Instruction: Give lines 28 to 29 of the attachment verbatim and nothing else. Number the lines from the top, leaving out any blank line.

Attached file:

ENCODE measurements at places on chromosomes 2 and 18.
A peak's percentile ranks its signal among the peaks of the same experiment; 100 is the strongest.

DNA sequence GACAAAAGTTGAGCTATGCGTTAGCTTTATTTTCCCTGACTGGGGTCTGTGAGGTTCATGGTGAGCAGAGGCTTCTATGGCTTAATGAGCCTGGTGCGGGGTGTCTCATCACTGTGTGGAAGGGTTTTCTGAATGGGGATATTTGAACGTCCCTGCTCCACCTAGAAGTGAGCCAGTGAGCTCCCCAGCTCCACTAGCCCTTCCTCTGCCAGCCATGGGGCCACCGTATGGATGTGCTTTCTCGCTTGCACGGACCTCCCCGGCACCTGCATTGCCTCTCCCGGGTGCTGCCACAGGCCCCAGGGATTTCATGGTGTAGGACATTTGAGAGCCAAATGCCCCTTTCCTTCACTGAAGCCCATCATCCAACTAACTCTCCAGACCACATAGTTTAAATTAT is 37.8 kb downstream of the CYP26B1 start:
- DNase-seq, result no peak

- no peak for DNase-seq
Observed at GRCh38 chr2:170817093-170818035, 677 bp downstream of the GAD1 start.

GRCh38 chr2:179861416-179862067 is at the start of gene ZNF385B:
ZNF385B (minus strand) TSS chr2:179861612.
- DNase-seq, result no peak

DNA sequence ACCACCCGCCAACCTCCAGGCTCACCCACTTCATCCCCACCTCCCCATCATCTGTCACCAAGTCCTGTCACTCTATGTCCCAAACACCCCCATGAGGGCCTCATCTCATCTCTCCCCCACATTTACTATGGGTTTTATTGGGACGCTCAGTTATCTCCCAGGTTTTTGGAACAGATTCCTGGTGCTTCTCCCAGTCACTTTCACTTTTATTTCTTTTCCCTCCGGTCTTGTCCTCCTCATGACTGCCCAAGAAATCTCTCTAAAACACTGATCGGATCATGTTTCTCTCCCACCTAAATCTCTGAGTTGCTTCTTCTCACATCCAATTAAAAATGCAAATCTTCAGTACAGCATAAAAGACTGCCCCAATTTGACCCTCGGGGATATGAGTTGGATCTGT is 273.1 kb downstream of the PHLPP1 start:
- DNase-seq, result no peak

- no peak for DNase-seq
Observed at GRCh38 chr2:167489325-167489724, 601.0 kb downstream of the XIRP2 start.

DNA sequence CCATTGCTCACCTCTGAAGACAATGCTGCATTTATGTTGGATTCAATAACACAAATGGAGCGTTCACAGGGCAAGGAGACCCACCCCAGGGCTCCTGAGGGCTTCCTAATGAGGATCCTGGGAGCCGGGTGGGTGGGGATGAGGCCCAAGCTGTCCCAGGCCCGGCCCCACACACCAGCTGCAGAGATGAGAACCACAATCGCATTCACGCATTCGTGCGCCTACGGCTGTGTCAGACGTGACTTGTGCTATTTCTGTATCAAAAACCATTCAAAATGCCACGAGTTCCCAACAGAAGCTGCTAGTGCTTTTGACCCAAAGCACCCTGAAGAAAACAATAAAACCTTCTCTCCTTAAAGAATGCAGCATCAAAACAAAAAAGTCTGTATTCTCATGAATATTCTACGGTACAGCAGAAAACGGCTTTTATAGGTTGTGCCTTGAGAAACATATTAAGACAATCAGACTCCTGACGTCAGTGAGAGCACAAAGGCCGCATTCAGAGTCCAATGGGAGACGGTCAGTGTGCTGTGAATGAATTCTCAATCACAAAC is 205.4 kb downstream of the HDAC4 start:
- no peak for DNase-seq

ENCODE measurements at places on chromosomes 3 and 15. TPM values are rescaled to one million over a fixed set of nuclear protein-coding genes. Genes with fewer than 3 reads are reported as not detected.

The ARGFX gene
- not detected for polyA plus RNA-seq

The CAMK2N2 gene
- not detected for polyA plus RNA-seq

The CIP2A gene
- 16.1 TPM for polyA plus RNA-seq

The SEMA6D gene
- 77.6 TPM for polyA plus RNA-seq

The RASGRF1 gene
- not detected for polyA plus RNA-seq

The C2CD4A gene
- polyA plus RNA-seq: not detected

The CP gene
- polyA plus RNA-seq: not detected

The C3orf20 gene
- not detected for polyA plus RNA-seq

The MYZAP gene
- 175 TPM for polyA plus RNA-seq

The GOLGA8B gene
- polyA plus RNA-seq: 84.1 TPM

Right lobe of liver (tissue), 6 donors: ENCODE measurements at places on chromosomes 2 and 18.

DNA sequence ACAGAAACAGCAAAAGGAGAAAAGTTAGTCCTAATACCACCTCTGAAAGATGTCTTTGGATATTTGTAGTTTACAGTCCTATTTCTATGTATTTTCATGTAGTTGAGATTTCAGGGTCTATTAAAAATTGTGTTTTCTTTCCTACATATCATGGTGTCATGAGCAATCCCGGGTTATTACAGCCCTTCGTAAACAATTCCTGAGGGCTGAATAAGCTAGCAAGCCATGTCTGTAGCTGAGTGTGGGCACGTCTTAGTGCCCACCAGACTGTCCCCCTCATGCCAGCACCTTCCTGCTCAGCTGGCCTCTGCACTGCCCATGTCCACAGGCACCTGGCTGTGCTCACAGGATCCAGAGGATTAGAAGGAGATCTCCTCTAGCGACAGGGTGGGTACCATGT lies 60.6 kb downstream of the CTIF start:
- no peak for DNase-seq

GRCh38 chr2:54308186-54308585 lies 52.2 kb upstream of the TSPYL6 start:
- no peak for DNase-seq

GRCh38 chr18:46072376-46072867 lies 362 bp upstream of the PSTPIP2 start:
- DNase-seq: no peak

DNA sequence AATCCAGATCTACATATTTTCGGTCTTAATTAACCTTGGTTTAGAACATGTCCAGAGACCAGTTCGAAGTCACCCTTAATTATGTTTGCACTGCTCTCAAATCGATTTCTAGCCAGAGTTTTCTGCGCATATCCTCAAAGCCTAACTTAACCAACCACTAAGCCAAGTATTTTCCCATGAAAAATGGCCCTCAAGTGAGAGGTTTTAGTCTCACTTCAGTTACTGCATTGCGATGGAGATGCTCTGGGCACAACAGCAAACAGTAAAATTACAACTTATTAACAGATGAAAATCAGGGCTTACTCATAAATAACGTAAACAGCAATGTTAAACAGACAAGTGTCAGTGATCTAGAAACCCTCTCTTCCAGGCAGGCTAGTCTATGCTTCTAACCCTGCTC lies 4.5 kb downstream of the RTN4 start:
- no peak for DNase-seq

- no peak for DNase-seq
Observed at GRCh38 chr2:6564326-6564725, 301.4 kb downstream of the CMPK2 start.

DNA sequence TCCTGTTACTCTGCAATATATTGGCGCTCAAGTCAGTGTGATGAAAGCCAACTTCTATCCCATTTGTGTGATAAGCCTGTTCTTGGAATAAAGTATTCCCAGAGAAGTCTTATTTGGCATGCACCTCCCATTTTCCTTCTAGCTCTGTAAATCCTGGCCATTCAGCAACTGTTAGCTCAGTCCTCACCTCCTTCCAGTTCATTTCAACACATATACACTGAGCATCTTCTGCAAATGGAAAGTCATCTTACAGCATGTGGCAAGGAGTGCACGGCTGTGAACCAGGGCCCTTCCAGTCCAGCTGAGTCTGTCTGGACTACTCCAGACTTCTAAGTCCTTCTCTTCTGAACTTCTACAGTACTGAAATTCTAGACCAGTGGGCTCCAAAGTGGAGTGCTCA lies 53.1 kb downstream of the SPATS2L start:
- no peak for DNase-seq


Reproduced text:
- polyA plus RNA-seq: not detected

The CP gene